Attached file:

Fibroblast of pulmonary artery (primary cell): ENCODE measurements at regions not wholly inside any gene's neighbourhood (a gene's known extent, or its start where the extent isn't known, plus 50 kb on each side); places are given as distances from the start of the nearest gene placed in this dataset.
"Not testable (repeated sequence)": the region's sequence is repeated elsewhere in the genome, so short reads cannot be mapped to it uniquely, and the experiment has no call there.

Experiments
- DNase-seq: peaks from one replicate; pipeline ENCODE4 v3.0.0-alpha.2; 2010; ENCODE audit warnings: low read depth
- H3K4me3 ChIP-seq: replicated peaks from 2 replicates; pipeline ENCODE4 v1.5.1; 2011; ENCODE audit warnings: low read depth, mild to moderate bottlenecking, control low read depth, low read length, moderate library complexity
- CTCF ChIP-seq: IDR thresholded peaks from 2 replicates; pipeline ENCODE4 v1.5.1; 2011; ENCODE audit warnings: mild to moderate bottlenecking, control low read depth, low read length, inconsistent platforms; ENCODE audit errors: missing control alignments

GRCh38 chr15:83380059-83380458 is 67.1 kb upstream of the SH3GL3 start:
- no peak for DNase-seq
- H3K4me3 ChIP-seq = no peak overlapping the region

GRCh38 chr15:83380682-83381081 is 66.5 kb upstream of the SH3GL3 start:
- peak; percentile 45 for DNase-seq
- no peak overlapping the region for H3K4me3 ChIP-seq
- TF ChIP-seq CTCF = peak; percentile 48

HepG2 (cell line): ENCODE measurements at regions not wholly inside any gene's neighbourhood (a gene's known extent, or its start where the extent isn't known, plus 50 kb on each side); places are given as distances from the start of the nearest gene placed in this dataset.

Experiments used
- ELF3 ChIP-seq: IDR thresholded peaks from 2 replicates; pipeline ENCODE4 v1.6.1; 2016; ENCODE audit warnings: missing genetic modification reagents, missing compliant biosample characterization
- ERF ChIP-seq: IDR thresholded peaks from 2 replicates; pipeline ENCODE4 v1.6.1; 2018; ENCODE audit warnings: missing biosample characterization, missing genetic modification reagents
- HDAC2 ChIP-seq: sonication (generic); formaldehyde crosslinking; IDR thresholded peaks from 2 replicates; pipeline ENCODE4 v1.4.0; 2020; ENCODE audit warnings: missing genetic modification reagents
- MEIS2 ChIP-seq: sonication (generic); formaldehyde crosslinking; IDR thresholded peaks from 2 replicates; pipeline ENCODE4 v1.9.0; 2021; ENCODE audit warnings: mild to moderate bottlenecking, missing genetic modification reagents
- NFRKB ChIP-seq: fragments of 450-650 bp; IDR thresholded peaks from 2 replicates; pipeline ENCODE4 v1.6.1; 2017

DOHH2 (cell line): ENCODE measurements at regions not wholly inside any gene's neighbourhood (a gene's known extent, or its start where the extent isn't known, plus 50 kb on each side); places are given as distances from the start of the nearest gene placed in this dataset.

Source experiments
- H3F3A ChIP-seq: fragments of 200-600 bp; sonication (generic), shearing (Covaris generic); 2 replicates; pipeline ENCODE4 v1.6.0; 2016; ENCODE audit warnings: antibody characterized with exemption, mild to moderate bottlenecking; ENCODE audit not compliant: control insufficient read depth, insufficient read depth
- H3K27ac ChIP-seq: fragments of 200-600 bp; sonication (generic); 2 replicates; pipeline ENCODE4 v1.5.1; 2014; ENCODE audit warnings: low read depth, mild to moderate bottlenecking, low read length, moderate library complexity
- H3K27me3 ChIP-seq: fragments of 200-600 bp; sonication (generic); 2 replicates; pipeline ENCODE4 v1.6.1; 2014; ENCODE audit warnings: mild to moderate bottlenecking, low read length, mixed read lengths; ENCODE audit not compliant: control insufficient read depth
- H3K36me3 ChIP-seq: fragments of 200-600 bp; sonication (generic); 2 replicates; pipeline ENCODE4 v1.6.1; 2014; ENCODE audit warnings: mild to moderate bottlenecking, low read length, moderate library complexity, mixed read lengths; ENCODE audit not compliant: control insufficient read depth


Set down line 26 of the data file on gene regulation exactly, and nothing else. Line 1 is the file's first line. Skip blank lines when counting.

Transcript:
- H3K36me3 ChIP-seq: fragments of 200-600 bp; sonication (generic); 2 replicates; pipeline ENCODE4 v1.6.1; 2014; ENCODE audit warnings: mild to moderate bottlenecking, low read length, moderate library complexity, mixed read lengths; ENCODE audit not compliant: control insufficient read depth